MADISON, WIS. -- President Obama has expressed more support for the protests over Gov. Scott Walker's (R) controversial budget proposal than perhaps any other national political figure, calling what he's doing an "assault on unions."
But protesters in Madison, filling up the Wisconsin state Capitol, would like to see him do more: Come out and join them.
"I heard Obama went to Portland, Ore. today. I wish he would have stopped here," said George Nygaard, a resident of LaCrosse who came out to the Capitol on Friday. "We would probably have had 100,000 people here today if he would have."
Every single person The Huffington Post interviewed in the Capitol named Obama as their top choice to come out to the rallies.
Karen and Lynn, two women who were taking a momentary break sitting on a staircase in the crowded Capitol, said they had come from Milwaukee to protest Walker's plan. They said not only would Obama bring energy to the movement, but they'd also like to see Secretary of State Hillary Clinton and Education Secretary Arne Duncan.
Lisa Bitto, a Milwaukee public school teacher, said an appearance by the president would be in line with his emphasis on education. "He's putting all this money into education and expects the best for his children and our children, and he has to understand that we can't work for less, and we can't get sick and have no health insurance to cover us," said Bitto. "And when our children get sick and lose their BadgerCare, what's going to happen to them? What's going to happen to the system? What's going to happen to our future?"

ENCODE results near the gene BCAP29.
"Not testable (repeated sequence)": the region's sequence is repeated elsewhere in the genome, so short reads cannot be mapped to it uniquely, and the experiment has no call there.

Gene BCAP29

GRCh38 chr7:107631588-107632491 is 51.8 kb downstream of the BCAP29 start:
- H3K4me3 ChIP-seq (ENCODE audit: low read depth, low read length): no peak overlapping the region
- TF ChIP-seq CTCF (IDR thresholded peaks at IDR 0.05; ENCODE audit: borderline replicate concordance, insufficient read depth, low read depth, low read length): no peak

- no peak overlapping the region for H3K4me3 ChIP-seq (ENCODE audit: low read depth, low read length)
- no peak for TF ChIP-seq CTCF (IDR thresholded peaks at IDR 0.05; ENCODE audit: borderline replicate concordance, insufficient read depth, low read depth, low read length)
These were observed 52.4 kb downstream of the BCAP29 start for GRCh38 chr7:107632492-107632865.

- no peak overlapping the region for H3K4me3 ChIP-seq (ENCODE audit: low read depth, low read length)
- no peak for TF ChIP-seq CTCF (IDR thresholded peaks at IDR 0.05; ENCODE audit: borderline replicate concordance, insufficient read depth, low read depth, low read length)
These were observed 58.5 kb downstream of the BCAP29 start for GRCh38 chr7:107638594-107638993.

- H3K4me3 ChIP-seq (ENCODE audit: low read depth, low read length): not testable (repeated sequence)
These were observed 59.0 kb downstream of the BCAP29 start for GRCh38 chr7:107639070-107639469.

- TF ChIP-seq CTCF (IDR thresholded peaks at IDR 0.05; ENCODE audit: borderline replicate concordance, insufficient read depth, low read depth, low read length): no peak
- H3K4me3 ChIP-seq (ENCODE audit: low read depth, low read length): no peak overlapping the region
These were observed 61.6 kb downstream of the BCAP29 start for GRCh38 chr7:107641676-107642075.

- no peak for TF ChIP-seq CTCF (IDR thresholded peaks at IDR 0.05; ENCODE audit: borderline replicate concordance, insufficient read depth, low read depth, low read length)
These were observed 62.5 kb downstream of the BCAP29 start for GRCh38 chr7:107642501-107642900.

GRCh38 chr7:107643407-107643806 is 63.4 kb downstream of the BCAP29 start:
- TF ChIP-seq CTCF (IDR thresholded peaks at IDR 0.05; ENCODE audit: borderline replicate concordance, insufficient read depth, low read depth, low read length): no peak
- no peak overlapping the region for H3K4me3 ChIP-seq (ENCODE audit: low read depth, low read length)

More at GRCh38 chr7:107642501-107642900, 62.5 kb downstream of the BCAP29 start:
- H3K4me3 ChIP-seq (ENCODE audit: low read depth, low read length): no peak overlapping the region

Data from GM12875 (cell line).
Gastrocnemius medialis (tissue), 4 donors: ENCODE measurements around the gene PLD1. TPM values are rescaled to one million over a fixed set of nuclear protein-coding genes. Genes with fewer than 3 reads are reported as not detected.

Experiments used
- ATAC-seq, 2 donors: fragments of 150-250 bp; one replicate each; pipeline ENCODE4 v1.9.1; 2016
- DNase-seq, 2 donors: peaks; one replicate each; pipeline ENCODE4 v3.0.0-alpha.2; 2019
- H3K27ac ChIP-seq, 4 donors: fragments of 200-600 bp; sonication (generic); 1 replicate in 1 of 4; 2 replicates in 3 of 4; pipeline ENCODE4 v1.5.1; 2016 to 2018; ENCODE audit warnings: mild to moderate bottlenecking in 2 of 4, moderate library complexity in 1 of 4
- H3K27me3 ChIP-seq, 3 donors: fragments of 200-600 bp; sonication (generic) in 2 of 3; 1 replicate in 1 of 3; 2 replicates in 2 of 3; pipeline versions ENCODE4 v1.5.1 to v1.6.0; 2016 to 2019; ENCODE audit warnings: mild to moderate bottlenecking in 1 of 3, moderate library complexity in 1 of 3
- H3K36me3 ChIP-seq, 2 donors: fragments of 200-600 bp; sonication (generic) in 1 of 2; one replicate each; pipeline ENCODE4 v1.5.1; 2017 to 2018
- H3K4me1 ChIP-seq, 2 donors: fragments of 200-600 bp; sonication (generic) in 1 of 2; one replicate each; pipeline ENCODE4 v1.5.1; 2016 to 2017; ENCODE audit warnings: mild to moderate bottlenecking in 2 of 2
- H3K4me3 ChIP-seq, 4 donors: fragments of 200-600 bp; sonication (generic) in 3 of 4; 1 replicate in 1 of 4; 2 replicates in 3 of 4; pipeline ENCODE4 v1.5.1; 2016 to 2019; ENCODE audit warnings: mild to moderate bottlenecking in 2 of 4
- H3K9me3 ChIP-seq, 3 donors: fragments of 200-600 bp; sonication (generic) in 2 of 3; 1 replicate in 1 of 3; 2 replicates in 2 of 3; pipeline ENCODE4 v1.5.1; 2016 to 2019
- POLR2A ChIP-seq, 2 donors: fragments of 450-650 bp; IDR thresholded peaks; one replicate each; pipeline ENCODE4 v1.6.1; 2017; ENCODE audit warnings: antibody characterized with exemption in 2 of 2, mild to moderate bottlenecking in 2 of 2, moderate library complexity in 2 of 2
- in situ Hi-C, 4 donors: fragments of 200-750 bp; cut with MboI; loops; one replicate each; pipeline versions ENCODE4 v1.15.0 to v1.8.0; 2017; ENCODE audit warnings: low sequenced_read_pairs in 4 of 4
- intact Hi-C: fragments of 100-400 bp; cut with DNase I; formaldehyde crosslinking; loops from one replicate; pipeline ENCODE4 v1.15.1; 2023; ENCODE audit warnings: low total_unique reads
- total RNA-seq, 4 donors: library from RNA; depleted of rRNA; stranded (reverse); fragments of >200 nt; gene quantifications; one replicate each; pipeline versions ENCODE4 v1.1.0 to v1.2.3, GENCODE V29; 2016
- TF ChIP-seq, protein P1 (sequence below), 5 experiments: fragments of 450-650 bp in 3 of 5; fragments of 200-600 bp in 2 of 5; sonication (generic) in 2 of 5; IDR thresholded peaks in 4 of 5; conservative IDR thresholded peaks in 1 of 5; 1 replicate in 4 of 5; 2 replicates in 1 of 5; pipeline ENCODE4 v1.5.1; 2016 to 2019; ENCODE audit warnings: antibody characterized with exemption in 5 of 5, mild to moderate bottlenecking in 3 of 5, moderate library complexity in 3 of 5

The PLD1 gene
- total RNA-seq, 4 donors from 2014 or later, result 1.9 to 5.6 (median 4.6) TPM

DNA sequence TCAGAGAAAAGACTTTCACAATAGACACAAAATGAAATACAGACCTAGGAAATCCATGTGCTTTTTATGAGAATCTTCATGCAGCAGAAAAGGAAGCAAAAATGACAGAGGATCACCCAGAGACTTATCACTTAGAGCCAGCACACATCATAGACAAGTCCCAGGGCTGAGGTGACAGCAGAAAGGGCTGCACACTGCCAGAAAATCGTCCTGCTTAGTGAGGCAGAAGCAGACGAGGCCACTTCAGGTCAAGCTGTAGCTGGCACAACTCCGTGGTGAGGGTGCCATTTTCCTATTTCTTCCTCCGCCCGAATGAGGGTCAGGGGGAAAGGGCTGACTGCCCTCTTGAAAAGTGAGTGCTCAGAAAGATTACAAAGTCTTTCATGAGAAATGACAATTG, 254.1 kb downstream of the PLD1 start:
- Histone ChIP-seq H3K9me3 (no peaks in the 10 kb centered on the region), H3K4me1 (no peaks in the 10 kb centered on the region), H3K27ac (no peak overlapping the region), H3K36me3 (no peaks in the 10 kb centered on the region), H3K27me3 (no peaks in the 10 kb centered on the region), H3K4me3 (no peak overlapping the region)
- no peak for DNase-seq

"He owes it to us," added Kathie Free, a retired Milwaukee public school social worker. "Obama was not put into office just by the big money. He was put into office by millions of poor and middle-class people who walk the neighborhoods, talking to neighbors, getting the votes, and that's how Obama got in, and he has to start remember how he got in. He'd better start working for the middle class and poor people."
Former Wisconsin senator Russ Feingold visited the protests today, marching with local firefighters and listening to some of the speeches during the noon rally held outside the capitol. When asked whether other politicians should be out in Madison, Feingold told The Huffington Post, "I can't imagine somebody who has supported labor and has the support of working people in the state wouldn't want to at least appear at some point. ... I know people are busy, but to me it was gratifying to see everyone working this hard against something that's really terribly wrong. It's very inspiring."